Premier Lara Giddings and Tourism Minister Scott Bacon in Launceston yesterday announced the grant to ensure the Hobart-based festival will also enliven Launceston in winter.
The Opposition also said it would match the funding, if elected next year.
This year's inaugural festival, run by the Museum of Old and New Art, was hailed a success, attracting 126,000 visitors and interstate tourists spending more than $6 million during their stay.
Festival creative director Leigh Carmichael promised next year's event would be even better.
Mr Carmichael said the full program would be announced in April but a highlight would be a midwinter feast at the Queen Victoria Museum and Art Gallery to be overseen by Launceston's Festivale committee.
Ms Giddings said Dark Mofo in Launceston would see art meeting sport, as the feast would coincide with the Gold Coast Suns-Hawthorn AFL match at neighbouring Aurora Stadium on June 28.
``We have the football going on at the same time and this is a bit of a clash of cultures in some respects but there are a lot of people out there in the community, including myself, who love sport but also love the arts,'' she said.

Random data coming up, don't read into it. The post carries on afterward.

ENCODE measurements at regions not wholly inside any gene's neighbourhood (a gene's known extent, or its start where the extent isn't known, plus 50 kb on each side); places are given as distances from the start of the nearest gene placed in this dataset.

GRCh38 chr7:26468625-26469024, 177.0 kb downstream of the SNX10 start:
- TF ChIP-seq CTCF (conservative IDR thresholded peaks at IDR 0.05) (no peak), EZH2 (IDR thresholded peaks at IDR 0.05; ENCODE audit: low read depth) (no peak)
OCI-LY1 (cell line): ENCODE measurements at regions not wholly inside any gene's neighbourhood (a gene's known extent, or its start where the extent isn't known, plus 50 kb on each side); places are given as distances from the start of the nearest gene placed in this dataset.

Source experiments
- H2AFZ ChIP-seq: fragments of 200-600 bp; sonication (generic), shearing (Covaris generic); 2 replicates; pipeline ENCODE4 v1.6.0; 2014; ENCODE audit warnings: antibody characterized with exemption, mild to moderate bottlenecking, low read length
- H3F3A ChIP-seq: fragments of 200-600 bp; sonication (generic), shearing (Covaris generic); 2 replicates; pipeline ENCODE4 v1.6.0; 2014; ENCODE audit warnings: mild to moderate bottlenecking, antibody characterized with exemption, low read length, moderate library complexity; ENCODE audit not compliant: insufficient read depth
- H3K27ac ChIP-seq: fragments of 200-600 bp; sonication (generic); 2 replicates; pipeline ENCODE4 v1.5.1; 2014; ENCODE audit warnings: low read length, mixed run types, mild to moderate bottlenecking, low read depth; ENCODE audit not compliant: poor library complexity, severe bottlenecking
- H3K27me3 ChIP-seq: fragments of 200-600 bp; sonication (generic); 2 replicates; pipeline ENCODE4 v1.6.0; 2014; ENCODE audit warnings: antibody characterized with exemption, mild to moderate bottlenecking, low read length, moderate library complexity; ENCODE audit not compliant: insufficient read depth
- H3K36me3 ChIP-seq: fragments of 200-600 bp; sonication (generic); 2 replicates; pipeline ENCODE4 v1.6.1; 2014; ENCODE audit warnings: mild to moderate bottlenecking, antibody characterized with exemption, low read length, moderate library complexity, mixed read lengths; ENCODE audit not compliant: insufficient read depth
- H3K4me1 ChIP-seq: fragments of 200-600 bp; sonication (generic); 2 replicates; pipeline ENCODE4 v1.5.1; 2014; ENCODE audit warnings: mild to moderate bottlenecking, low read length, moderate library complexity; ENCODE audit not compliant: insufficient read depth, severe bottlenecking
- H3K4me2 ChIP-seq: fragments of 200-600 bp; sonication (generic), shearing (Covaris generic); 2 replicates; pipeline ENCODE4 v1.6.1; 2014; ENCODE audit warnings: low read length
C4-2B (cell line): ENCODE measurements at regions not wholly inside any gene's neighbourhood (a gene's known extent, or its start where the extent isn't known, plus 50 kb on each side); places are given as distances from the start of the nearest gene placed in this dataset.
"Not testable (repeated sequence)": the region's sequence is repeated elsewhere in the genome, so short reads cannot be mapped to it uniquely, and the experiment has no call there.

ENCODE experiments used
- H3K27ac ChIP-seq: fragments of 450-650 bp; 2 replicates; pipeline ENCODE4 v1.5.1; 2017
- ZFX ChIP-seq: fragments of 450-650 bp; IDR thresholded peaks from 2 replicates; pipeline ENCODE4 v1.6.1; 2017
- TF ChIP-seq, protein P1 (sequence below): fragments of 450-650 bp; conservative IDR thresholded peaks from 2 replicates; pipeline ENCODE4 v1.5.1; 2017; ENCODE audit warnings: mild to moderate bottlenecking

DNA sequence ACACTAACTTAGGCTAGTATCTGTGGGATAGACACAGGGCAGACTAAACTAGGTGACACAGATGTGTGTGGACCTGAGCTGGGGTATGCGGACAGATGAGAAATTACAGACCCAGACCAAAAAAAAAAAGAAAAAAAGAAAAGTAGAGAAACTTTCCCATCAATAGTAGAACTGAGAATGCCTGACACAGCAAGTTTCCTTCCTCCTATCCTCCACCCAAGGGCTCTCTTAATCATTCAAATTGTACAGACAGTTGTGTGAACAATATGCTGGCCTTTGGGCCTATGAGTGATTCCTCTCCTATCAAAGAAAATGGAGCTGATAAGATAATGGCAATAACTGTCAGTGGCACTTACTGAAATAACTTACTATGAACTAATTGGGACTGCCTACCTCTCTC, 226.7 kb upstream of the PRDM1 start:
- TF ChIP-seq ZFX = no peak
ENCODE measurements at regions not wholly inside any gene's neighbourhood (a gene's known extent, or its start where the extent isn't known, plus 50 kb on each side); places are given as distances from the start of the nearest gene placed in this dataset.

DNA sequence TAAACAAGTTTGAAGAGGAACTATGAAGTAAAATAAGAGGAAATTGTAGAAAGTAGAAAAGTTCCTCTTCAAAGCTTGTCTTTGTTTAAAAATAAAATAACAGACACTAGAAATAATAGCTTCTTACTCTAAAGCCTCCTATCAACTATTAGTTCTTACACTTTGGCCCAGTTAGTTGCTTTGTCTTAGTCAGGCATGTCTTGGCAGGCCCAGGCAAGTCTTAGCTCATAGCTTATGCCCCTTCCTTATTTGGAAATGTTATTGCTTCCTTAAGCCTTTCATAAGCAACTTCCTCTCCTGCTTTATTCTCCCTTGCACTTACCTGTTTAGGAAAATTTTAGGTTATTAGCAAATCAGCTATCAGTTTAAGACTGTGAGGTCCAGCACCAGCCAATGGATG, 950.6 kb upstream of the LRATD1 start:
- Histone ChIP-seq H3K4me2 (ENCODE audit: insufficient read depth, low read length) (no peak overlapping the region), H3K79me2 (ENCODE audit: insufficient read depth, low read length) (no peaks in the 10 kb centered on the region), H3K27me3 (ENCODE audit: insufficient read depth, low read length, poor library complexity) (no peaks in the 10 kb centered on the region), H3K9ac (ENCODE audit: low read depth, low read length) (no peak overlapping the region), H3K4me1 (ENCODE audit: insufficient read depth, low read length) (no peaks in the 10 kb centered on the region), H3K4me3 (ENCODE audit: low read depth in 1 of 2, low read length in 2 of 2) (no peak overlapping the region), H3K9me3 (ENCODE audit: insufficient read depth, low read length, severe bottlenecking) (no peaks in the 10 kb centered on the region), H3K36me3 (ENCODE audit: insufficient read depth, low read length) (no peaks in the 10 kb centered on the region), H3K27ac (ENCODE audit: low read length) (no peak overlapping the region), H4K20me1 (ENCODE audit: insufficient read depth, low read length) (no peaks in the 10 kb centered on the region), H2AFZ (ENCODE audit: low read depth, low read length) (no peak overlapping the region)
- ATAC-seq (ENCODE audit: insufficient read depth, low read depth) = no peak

``And if you can bring the two together, what a great experience for people.''
Mr Carmichael said Dark Mofo was timed to open in Hobart to coincide with the winter solstice on June 21 and would then travel to Launceston the following week.
The feast will run for two or three days before the June 28 AFL game.
``We are excited to come to Lonnie,'' he said.
``This year the Skywhale [a hot air balloon with 10 breasts created by sculptor Patricia Piccinini] was a toe in the water that was well supported,'' he said.
``We are looking to come back in a much bigger and stronger way next year.''
Dark Mofo 2013 also drew a full house at the Princess Theatre for Vandemonian Lags , a musical theatre account of the state's convict history.
Entrepreneur Errol Stewart will also contribute $10,000 to Dark Mofo in Launceston.
He said Dark Mofo ``got the whole place going'' in Hobart this year and would expect the same would happen in Launceston.
Tourism Northern Tasmania chief executive Chris Griffin said winter had been a quiet time in the North but the festival would make June a critical month, and more people would now stay for longer.
This $200,000 Dark Mofo injection of arts-friendly funding comes just weeks after Arts Tasmania bolstered its support of Launceston's Junction Arts Festival, also aimed at enlivening winter, to $750,000 over three years.